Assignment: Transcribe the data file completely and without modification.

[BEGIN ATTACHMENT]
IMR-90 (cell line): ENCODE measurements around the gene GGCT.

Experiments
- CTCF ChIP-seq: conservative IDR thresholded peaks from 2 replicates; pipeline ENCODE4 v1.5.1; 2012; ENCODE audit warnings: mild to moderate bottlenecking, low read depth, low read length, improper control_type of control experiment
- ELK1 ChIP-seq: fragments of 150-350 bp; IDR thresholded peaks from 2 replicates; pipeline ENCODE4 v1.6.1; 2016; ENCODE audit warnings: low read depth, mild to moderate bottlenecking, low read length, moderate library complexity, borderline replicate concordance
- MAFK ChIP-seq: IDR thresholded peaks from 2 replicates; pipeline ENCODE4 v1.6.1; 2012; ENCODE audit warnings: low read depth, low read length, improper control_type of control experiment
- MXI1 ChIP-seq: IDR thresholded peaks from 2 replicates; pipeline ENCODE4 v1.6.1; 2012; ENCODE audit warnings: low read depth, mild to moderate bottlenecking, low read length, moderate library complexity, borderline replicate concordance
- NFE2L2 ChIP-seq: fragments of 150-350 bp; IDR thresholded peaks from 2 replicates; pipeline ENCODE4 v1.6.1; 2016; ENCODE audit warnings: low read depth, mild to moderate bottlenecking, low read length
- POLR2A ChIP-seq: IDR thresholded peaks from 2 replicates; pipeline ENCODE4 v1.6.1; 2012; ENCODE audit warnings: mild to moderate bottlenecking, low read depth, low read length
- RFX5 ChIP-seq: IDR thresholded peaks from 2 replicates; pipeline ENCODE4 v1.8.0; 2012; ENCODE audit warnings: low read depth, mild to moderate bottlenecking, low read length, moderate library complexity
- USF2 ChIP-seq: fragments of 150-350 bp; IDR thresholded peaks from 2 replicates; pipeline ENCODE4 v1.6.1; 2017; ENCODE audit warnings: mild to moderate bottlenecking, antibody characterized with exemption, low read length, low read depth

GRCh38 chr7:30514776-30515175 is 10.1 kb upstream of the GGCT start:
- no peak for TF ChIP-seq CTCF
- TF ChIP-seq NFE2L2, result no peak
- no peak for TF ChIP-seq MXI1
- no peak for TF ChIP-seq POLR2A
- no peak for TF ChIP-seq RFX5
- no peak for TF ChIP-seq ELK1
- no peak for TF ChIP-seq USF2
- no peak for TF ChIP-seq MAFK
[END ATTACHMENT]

IMR-90 (cell line): ENCODE measurements around the gene GGCT.

Experiments
- CTCF ChIP-seq: conservative IDR thresholded peaks from 2 replicates; pipeline ENCODE4 v1.5.1; 2012; ENCODE audit warnings: mild to moderate bottlenecking, low read depth, low read length, improper control_type of control experiment
- ELK1 ChIP-seq: fragments of 150-350 bp; IDR thresholded peaks from 2 replicates; pipeline ENCODE4 v1.6.1; 2016; ENCODE audit warnings: low read depth, mild to moderate bottlenecking, low read length, moderate library complexity, borderline replicate concordance
- MAFK ChIP-seq: IDR thresholded peaks from 2 replicates; pipeline ENCODE4 v1.6.1; 2012; ENCODE audit warnings: low read depth, low read length, improper control_type of control experiment
- MXI1 ChIP-seq: IDR thresholded peaks from 2 replicates; pipeline ENCODE4 v1.6.1; 2012; ENCODE audit warnings: low read depth, mild to moderate bottlenecking, low read length, moderate library complexity, borderline replicate concordance
- NFE2L2 ChIP-seq: fragments of 150-350 bp; IDR thresholded peaks from 2 replicates; pipeline ENCODE4 v1.6.1; 2016; ENCODE audit warnings: low read depth, mild to moderate bottlenecking, low read length
- POLR2A ChIP-seq: IDR thresholded peaks from 2 replicates; pipeline ENCODE4 v1.6.1; 2012; ENCODE audit warnings: mild to moderate bottlenecking, low read depth, low read length
- RFX5 ChIP-seq: IDR thresholded peaks from 2 replicates; pipeline ENCODE4 v1.8.0; 2012; ENCODE audit warnings: low read depth, mild to moderate bottlenecking, low read length, moderate library complexity
- USF2 ChIP-seq: fragments of 150-350 bp; IDR thresholded peaks from 2 replicates; pipeline ENCODE4 v1.6.1; 2017; ENCODE audit warnings: mild to moderate bottlenecking, antibody characterized with exemption, low read length, low read depth

GRCh38 chr7:30514776-30515175 is 10.1 kb upstream of the GGCT start:
- no peak for TF ChIP-seq CTCF
- TF ChIP-seq NFE2L2, result no peak
- no peak for TF ChIP-seq MXI1
- no peak for TF ChIP-seq POLR2A
- no peak for TF ChIP-seq RFX5
- no peak for TF ChIP-seq ELK1
- no peak for TF ChIP-seq USF2
- no peak for TF ChIP-seq MAFK